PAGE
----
Edit: Oh, you fool, Billiam, Rassad the Monk is one of the new characters in the Enhanced version. At this rate you'll find that there are no Monks in AD&D 2e.

Map from
Tales of the Sword Coast
-a BG Expansion-
because you really
needed more CD-Roms
Never mention "Durlag's Tower"
to me, I get very upset.
In fact, the original BG game manual and the pamphlets in Tales of the Sword Coast give you a boiled down version of D&D, with strange extras, like by having a Lawful-Good character with high charisma, the prices in all shops become reduced, plus or minus some "party renown" points (if I remember right).

The Help  button on the iPad version brings up some context specific symbol definitions, but it still makes you work.  So tonight I'm going to be reading the BG manual and prepping myself with the old reference cards.  Maybe it would help if I visited the website as well?  Again, perhaps it's just like real D&D, when you find yourself reading-up rules between sessions. ;)

Edit: There are tutorials for each class, but I'm an impatient player... Maybe I should try playing through the tutorials...

On the iPad the stylised font text is tiny.  Bear this in mind when you're thinking about trying to run it on a lower resolution iPad.   The picture symbols for the spells and actions can be hard to make out - even if you know what they mean in advance.  Maybe this is like the old days, when learning to type INGLISH (TM) in The Hobbit computer game, finding out what all of the icons do is part of the charm?  Selecting items and walking through doors has it's own learning curve as well. There's a knack and your brain will eventually rewire itself, hopefully.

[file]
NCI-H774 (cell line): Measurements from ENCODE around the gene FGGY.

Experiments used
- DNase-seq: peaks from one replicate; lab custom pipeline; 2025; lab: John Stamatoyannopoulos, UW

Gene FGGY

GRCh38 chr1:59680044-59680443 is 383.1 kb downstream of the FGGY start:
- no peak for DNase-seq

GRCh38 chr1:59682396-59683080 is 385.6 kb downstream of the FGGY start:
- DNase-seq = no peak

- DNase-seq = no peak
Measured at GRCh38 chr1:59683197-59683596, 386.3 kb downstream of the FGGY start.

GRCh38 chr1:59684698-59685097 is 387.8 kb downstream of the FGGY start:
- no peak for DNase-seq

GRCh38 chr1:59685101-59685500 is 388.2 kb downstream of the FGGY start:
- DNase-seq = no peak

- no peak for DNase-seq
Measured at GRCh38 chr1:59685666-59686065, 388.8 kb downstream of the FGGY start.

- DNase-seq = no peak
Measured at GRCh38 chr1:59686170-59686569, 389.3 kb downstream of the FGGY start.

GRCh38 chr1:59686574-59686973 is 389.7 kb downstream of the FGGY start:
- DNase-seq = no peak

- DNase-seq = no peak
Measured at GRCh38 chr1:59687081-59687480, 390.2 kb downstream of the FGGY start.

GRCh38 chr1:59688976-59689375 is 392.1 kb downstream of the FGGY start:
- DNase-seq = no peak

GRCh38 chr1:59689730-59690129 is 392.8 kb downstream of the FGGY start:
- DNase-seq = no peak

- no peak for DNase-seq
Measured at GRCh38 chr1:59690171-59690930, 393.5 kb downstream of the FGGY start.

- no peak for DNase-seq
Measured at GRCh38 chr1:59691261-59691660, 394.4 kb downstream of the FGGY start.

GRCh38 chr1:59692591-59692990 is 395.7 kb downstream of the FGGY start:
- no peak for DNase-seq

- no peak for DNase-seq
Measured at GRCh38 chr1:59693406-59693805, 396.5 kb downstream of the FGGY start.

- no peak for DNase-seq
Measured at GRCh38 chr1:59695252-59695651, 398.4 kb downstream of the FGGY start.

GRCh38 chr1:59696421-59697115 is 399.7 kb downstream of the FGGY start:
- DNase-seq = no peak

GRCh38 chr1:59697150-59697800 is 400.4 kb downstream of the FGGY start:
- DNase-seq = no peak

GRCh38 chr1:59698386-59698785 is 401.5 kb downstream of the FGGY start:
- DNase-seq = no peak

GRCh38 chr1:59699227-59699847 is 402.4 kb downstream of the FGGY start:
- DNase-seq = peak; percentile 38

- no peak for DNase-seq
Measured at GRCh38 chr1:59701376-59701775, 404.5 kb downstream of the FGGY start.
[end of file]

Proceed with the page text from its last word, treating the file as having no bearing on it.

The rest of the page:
I believe that this is a nostalgia game in the sense that a majority of the customers will have played the game before, or wanted to - and so far (apart from changes in cut-scenes) it's incredibly loyal to the original game, right down to the overly clunky interface, except this time you don't have any keyboard short-cuts.  No keyboard short-cuts?  It's a tablet.  Oh crap.  The quest log seems easier to follow than on the PC - but maybe that's because I'm still in the infant stage of the campaign and my parchment rolodex isn't very full.  And now, of course, you don't have to insert different discs when you go to a new map area.  Bonus.

If you're new to Baldur's Gate, the only advice I have to give is take a careful look at the "Auto-Pause" settings - and read the text at the bottom of the screen- otherwise you quite literally won't know what hit you in combat.   Maybe, avoid robbing every shopkeeper you meet, but that's an alignment choice, I guess.

Baldur's Gate is also available on other tablets - site link

You must gather your party before venturing forth ...

No comments:

Post a Comment